These elements mean that impactful tutoring isn't an off-the-shelf solution. Specifically, effective implementation — from finding and training tutors to rethinking the school day schedule and securing funding — requires dedicated staffing to manage the program and strong relationships with providers, both of which can be a challenge for districts given resource and funding constraints.

Recognizing these challenges, organizations like Accelerate, funded by Overdeck Family Foundation, are working to build a stronger ecosystem to develop and scale high-impact tutoring, by investing in research, scaling promising practices, and supporting federal and state policy agendas that allow tutoring to occur at scale.

There are also a number of exciting innovations underway to lessen the implementation burden without sacrificing effectiveness, by adjusting the high-impact tutoring "formula."

Innovations on the horizon

When it comes to cost, opportunities exist to make in-person, high-impact tutoring more affordable. Research from the University of Chicago, funded by Overdeck Family Foundation and Arnold Ventures, shows that blended tutoring models where students receive instruction from trained tutors on some days and engage with high-quality, supplemental, online learning platforms on others can be impactful at a fraction of the cost of human-only tutoring.

Artificial intelligence is also unlocking the potential to train and provide ongoing support to tutors. Saga Education and the University of Colorado Boulder are working together to understand how generative AI tools can review tutoring sessions and provide feedback to tutors, which, if effective, can more efficiently increase tutors' efficacy. In Pennsylvania, Carnegie Mellon University's PLUS initiative is leveraging AI to increase the ratio of students to tutors through a dashboard that offers real-time individualized suggestions, helping tutors identify which students need what kind of help, and when.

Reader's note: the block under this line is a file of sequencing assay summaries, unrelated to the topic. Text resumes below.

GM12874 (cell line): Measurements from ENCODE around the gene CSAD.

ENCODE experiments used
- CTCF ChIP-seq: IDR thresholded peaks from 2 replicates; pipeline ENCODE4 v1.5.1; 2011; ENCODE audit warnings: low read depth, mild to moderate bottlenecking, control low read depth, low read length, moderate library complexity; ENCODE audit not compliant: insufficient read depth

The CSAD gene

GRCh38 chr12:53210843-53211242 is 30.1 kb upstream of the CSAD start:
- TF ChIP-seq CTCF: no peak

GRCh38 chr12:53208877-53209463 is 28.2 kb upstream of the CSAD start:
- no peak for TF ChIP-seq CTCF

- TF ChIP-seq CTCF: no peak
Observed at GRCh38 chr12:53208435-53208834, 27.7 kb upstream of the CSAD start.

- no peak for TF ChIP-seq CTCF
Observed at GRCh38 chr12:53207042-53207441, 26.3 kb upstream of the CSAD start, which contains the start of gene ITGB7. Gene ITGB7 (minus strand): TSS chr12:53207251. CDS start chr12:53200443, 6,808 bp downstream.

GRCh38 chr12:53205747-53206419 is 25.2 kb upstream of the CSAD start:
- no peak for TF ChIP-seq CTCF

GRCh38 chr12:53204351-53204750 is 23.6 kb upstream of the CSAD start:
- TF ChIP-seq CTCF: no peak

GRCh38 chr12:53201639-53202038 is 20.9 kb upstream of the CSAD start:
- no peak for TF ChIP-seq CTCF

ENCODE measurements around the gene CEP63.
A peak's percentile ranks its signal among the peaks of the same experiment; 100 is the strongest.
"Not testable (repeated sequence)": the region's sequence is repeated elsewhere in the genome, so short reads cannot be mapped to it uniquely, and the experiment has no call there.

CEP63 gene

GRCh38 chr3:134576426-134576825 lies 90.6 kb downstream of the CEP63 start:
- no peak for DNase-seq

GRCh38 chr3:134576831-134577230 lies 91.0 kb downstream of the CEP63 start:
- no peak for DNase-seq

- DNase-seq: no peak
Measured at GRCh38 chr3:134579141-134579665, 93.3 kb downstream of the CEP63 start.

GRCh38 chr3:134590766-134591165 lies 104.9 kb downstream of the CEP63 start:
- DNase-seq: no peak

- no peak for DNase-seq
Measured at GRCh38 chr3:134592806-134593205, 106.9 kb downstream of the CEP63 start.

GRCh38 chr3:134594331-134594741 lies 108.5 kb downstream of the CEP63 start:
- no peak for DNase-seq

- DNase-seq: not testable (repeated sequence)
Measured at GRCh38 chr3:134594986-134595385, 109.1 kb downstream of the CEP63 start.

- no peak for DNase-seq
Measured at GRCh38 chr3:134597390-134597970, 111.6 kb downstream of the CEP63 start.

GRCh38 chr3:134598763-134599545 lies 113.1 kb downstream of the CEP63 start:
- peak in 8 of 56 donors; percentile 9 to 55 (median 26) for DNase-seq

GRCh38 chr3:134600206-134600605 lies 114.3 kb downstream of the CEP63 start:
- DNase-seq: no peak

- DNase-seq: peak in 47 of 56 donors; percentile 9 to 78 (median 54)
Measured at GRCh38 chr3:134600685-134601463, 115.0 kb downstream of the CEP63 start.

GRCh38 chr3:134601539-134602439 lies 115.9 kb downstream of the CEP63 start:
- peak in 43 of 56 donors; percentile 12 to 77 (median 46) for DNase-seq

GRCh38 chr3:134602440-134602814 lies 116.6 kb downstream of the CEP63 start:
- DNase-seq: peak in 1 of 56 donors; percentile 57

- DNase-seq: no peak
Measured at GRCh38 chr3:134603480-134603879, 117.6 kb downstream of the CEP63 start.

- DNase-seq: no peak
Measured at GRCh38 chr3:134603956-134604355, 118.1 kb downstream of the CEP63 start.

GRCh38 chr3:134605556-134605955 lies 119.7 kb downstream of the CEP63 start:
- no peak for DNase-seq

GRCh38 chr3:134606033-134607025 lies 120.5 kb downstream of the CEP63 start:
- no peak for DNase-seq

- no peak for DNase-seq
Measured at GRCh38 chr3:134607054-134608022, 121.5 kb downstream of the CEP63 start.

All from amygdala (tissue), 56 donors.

And new approaches to finding and training tutors are underway. Pre-service teaching programs are growing pipelines of tutors while providing much-needed experience to the next generation of teachers. Meanwhile, Arizona State University's Mary Lou Fulton Teachers College is designing undergraduate roles that help them secure paid positions, such as tutoring, while pursuing an education degree.

These continuing efforts not only show the potential to expand the reach of high-impact tutoring; they lay the groundwork for a future in education that is better positioned to provide each student the support they need. To get there, high-impact tutoring will need to become more integrated into the day-to-day of classrooms, a scenario made more possible by tech-enabled innovation and rethinking the teaching workforce. This transformation will not happen overnight, and will not be easy. But it's important to recognize that many states, districts, schools, and providers are already walking the walk — after only a few years, high-impact tutoring is reaching 10% of K–8 students nationwide.

For those who have not yet committed to tutoring or have not found success at the first implementation, I urge you to not give up. Help is available, innovation to make tutoring more cost-effective and easier to implement is forthcoming, and the opportunity to create truly student-centered learning environments is within grasp.